Students stand on the soggy UCLA campus Tuesday. (Danny Moloshok/Reuters)

A massive water main break in Los Angeles on Tuesday sent millions of gallons of water pouring out onto Sunset Boulevard and the campus of the University of California Los Angeles. Is this a sign that people who live in Los Angeles and, particularly, anyone who attends UCLA should take the hint and flee the area, heading to safer, drier ground, perhaps settling somewhere in Nebraska? Maybe. Maybe not. Everyone has to make their own decisions in life, that’s what we always say here at Post Nation.

What we do know: Lots and lots and lots of water flooded the area. How much water? An estimated 8 to 10 million gallons, according to the Los Angeles Department of Water and Power. At its peak, about 75,000 gallons were gushing out per minute, creating this geyser:

Many people fled the area, though some students decided to go boogie-boarding, because if you have boogie boards and a flooded campus, you don’t exactly have much of a choice. (You can see the video of that here.)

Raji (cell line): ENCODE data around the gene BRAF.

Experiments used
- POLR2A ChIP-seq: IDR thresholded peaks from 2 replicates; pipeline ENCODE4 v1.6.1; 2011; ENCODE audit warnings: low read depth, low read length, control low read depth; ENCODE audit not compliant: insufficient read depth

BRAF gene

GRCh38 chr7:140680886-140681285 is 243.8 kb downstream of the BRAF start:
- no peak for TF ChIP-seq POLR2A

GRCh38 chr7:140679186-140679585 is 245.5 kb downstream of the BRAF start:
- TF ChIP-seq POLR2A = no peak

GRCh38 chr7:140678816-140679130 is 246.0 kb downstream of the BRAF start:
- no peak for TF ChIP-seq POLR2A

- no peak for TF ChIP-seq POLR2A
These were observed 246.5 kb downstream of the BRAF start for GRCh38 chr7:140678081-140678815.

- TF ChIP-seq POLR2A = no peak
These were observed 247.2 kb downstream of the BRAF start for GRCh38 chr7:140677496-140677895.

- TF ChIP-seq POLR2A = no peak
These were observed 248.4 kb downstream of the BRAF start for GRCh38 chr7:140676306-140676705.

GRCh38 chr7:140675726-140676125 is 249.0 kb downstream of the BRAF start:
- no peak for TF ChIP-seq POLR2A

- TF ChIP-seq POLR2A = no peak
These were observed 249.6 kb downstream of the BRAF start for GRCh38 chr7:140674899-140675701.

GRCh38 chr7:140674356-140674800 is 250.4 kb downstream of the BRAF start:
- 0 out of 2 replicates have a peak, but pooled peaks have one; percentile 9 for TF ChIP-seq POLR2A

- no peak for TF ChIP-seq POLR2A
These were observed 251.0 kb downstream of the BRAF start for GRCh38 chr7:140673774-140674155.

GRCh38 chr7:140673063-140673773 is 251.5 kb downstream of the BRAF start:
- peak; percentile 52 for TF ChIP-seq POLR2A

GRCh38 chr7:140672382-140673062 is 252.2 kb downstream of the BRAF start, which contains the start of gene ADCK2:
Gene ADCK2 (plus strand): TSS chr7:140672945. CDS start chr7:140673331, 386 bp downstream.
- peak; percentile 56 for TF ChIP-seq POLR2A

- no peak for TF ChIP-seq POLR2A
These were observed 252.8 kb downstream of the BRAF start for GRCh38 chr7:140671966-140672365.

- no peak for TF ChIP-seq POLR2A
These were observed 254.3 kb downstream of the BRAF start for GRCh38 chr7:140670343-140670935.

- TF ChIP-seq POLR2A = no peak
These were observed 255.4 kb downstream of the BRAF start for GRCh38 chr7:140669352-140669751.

The flooding impacted some of the most notable buildings on the campus, if by “notable” we mean “places where famous and successful athletic teams play.” (And that is what we mean in this case.)

“Unfortunately, Pauley Pavilion took quite a bit of water,” UCLA Chancellor Gene Block during a news conference. “It’s painful.”

School officials said that they would continue to assess the damage to Pauley and other structures Wednesday.

Some buildings were unaffected, as residence halls and the Ronald Reagan UCLA Medical Center avoided any damage, Block said in a statement posted online. The school is open for business Wednesday, though a stretch of Sunset Boulevard remains closed (and cars remain trapped in some of the school’s parking garages).

Somewhat bizarrely, considering the flooding photos and the amount of water that inundated landmarks on the UCLA campus, no one was without water in the wake of the break.

While a few water pipes break or leak each day in Los Angeles, this type of massive break is rare, according to the water department. (The last one like this occurred in 2009.) An official with the water department told the Associated Press that it could take days to fully repair the pipe that burst.


Water pours down the stairs outside Pauley Pavilion on Tuesday. (Paul Phootrakul/AP)